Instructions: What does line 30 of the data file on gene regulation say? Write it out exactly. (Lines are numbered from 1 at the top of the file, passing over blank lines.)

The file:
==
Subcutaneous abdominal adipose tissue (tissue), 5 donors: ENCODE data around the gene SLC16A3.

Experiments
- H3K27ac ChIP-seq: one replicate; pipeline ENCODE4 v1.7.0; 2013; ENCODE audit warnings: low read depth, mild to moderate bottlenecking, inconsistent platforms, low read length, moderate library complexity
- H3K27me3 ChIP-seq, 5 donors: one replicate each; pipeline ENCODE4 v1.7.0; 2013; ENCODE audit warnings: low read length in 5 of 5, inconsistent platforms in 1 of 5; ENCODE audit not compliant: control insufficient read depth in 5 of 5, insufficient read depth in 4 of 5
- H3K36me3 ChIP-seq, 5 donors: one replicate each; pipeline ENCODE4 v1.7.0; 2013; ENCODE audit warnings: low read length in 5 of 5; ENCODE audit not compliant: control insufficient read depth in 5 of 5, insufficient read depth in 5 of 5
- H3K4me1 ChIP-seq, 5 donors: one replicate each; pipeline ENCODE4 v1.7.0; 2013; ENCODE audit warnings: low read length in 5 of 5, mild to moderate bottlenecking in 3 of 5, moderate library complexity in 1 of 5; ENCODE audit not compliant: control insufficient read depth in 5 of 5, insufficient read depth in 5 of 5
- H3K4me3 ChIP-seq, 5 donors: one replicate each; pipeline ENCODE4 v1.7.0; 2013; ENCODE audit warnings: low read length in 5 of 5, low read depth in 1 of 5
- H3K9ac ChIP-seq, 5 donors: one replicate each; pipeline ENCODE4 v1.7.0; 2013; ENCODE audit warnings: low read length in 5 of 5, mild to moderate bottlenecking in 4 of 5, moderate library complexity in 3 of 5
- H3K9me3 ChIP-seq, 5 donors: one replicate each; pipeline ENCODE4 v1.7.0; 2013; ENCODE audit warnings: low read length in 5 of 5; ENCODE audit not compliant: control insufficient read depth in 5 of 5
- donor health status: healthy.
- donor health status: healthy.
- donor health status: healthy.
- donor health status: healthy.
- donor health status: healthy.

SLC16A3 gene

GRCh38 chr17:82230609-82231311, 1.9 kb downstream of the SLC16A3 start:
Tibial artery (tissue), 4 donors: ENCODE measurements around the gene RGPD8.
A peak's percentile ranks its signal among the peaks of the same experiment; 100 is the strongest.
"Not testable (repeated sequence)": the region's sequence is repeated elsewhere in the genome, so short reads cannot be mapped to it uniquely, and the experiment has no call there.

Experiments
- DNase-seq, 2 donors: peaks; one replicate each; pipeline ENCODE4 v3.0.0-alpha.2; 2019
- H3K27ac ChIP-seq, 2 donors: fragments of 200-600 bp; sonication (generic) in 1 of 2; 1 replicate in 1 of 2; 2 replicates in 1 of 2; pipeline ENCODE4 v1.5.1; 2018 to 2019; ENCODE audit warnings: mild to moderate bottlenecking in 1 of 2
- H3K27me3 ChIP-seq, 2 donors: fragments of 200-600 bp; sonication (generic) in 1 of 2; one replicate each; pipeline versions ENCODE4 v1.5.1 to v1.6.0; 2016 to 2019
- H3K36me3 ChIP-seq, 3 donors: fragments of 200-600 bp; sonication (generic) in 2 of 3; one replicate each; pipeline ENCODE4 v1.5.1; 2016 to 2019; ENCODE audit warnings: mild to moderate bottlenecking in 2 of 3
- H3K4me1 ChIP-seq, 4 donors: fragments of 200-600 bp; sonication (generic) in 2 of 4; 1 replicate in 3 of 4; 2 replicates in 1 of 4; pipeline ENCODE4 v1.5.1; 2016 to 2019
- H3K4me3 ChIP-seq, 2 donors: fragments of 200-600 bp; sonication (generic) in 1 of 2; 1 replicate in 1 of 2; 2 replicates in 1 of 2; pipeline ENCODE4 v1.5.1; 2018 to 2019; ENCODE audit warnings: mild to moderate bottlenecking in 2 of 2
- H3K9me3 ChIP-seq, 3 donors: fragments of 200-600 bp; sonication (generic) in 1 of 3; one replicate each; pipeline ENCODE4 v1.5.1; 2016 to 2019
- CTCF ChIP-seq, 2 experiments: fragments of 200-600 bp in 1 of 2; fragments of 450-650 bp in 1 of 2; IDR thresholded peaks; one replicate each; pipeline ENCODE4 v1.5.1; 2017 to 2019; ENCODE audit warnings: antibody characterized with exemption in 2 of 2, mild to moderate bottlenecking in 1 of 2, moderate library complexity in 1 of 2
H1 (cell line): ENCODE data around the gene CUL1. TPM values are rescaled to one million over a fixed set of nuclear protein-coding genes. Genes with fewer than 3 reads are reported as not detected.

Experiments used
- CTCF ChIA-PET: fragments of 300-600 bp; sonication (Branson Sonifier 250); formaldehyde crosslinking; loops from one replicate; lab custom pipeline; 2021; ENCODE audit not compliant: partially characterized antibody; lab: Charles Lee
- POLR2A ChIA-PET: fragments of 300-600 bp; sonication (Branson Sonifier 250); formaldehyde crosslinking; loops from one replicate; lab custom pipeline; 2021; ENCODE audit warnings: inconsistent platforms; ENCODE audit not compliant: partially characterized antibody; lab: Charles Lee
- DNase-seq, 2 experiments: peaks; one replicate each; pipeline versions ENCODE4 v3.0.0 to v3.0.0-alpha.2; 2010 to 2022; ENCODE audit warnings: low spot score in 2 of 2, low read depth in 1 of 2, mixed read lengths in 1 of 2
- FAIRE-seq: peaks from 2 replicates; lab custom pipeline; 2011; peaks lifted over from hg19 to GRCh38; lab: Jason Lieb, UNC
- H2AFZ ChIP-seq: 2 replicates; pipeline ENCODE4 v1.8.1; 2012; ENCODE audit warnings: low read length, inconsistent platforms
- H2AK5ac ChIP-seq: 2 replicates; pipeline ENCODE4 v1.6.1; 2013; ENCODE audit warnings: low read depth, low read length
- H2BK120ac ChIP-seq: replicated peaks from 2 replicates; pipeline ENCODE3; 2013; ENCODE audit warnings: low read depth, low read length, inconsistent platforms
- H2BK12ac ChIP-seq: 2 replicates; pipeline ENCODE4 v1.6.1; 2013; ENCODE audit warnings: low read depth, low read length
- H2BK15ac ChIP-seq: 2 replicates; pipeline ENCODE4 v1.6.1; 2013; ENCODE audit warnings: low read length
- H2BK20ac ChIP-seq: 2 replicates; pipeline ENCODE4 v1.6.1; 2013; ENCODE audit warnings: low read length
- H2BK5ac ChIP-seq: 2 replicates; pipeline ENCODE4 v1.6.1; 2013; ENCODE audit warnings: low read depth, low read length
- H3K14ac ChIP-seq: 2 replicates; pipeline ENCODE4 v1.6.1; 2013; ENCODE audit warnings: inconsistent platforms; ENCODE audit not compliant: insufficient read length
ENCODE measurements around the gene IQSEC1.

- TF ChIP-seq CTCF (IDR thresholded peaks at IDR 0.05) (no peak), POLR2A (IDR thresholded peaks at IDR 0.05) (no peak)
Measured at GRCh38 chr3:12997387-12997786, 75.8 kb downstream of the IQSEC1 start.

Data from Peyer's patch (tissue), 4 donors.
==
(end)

Experiments used